Senate Democrats picked up some GOP reinforcements in their bid to get to a conference on a House-Senate budget agreement.
Republican Sens. John McCain of Arizona and Susan Collins of Maine joined Budget Chairwoman Patty Murray, D-Wash., on the floor in support of going to conference without imposing special mandates on conferees.
McCain objected to a bid by Sen. Rand Paul, R-Ky., to require that Senate budget negotiators not provide for an increase in the debt limit. Instead, McCain called for a more established process of offering nonbinding instructions.
“That’s the way we should do business in the United States Senate. … Now, the senator from Washington may not like those instructions, but the fact is that those are the way we do business, not require the conferees to take certain measures,” McCain said.
Paul said Democrats are “trying to orchestrate a back-room deal to raise the debt ceiling.”
“Raising the debt ceiling is an incredibly important debate. Shouldn’t be done in a back-room debate, shouldn’t be done by a few people, shouldn’t be done through parliamentary trickery or chicanery,” Paul said. “It should be done full out in the open, under the ordinary rules of the Senate.”
Over the past few weeks, Democrats have been repeatedly pressuring Republicans to allow them to send the budget to conference, but they have been consistently blocked by a handful of Senate conservatives.
Allowing a debt limit increase through budget reconciliation would require agreement from House GOP budget conferees, which would be led by Rep. Paul D. Ryan, R-Wis. McCain highlighted that point during a floor exchange with Collins.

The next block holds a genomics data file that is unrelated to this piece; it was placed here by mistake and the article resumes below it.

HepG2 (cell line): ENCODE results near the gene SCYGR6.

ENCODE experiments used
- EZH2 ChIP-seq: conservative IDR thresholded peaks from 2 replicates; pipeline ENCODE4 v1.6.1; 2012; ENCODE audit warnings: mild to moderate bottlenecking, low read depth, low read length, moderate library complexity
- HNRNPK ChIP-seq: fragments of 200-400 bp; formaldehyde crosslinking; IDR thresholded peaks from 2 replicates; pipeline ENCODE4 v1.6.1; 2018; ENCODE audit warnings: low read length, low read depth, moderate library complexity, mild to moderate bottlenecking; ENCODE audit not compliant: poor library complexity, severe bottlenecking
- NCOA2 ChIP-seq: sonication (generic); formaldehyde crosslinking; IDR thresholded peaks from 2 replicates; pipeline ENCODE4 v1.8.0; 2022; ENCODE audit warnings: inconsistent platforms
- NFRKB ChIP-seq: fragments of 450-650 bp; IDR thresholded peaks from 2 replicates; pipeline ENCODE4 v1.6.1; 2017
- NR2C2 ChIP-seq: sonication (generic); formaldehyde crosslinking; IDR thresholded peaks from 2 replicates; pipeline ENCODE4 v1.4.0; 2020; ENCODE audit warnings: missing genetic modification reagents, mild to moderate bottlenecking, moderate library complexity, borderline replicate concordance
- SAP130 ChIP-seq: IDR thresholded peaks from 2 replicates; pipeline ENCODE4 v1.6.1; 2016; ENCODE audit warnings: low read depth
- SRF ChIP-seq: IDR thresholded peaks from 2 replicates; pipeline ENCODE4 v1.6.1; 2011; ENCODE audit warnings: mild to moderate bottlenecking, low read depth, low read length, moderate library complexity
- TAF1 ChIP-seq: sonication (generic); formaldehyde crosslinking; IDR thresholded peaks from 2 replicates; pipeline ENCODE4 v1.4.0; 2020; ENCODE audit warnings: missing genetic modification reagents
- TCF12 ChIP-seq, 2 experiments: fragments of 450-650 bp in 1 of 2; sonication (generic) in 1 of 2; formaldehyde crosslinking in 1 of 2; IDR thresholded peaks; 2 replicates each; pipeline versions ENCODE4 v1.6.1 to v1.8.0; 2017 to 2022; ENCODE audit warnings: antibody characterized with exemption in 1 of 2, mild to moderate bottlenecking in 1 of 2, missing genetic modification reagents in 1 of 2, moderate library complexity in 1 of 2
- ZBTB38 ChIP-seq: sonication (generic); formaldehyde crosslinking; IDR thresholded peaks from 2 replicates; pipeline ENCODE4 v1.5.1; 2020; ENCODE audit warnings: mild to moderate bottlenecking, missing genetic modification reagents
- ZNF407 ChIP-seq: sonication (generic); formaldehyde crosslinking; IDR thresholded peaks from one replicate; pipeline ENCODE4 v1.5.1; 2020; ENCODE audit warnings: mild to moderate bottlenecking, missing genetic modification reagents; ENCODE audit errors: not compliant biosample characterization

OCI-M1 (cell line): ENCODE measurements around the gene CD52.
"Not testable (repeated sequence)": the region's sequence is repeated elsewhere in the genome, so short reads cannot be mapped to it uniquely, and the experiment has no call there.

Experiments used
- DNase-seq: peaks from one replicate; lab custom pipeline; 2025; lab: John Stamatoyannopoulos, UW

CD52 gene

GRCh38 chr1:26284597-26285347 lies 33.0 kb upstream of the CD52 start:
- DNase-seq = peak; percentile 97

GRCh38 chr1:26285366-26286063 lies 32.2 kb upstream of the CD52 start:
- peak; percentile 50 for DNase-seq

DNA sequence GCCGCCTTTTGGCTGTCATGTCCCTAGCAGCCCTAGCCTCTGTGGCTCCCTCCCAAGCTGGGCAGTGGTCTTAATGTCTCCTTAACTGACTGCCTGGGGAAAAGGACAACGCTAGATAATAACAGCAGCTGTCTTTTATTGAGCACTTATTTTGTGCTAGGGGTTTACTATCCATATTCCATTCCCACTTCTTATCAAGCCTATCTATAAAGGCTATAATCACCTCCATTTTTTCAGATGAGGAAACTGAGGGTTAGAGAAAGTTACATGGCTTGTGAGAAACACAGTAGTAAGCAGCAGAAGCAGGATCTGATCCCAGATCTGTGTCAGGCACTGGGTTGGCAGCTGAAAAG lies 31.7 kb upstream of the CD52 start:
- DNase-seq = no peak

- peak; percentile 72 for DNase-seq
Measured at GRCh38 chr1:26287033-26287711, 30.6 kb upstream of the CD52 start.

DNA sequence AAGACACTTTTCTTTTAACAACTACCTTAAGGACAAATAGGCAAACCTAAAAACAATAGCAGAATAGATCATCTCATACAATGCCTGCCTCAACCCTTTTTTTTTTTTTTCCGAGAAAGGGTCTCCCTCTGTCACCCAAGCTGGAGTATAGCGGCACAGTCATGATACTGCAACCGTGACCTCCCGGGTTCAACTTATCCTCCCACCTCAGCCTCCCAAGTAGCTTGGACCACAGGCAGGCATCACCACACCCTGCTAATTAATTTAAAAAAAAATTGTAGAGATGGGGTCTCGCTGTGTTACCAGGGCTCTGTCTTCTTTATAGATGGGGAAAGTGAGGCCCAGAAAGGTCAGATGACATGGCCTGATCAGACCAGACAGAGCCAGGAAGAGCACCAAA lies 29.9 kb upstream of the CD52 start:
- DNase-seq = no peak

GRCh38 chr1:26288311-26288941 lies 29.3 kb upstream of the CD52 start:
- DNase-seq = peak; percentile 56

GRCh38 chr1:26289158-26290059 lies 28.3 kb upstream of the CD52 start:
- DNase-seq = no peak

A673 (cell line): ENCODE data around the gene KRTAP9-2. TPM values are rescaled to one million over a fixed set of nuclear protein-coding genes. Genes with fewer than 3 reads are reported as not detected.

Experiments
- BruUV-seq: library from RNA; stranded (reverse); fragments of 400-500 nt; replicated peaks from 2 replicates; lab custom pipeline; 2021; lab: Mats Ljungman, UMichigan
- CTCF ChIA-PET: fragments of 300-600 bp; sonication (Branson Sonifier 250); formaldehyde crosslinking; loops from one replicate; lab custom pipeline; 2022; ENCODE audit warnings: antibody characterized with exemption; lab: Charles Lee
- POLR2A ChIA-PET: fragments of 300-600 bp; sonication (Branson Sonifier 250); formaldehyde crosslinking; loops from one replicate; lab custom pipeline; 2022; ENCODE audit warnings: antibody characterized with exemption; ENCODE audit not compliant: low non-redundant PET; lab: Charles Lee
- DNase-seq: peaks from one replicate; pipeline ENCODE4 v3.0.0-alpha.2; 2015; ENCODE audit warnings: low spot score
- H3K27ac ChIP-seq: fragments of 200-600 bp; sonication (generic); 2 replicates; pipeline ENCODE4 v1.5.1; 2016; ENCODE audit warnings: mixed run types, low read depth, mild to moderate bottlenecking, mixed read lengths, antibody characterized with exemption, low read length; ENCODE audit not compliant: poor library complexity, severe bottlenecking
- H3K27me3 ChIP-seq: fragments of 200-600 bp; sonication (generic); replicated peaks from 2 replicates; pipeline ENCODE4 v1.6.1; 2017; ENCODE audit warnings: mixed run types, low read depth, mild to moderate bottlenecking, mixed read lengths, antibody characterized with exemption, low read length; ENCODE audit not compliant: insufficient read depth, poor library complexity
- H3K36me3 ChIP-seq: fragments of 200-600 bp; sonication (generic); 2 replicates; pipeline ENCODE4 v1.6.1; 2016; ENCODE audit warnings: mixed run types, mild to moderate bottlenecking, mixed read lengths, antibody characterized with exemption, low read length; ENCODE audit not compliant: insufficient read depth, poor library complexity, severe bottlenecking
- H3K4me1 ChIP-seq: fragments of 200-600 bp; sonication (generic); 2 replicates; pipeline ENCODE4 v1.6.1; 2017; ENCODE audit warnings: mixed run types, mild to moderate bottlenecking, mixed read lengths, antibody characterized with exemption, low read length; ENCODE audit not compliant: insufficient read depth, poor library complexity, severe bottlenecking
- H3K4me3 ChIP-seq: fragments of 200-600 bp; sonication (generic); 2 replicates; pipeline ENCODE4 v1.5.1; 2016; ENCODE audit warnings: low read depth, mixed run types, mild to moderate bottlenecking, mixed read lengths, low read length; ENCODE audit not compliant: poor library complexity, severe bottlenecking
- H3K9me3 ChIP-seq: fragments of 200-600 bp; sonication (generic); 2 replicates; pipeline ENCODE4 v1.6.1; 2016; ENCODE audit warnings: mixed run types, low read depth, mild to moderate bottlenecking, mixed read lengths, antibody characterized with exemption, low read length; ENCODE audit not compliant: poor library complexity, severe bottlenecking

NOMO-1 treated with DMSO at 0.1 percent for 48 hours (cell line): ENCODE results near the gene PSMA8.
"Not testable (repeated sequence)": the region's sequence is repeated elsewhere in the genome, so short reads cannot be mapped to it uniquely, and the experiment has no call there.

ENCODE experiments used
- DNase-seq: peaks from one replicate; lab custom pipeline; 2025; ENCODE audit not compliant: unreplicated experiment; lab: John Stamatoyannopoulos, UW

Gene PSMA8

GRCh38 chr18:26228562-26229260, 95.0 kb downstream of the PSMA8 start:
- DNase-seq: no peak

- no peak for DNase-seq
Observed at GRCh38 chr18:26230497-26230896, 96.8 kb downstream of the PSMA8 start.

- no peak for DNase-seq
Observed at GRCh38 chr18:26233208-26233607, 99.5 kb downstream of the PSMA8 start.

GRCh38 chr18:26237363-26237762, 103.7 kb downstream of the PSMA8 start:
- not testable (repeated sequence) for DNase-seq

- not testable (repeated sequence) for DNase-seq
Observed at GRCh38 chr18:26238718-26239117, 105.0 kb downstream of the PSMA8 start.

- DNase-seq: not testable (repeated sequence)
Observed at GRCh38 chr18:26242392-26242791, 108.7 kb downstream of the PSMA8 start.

“Isn’t that a little bit bizarre?” McCain asked Collins.
“It certainly is ironic at the least. It is an opportunity for the Republican House to argue for its budget,” Collins responded. “I voted against the final version of the Senate budget, but I think we should go to conference and try to work out an agreement.”
Majority Leader Harry Reid, D-Nev., chimed in after McCain and Collins.
“We’ve just heard something here somewhat unusual,” Reid said. “It’s kinda old-fashioned, but it’s called regular order. What they’re saying we should do is go to conference, and we have had in years past lots of motions to instruct. That’s … the way we used to do things around here … and to get off base on a debt ceiling matter has nothing to do with what we’re doing.”
“There’s simply no reason why the very reasonable approach suggested by Sen. McCain that would allow us to go to conference should not be adopted,” Collins said. “We have called repeatedly for a return to regular order in this body. Well, regular order is going to conference.”
“It’s important that there be a conference committee to work out the differences, which are considerable, so that we will have a framework with binding allocations for the Appropriations Committee,” said Collins, a member of the spending panel.
Paul was joined by Republican Sens. Ted Cruz of Texas and Mike Lee of Utah in supporting the requirement that a budget conference not include tax hikes or debt limit increases. Cruz and Paul said that this was exactly the right time to debate the debt ceiling, concerned another chance might not present itself.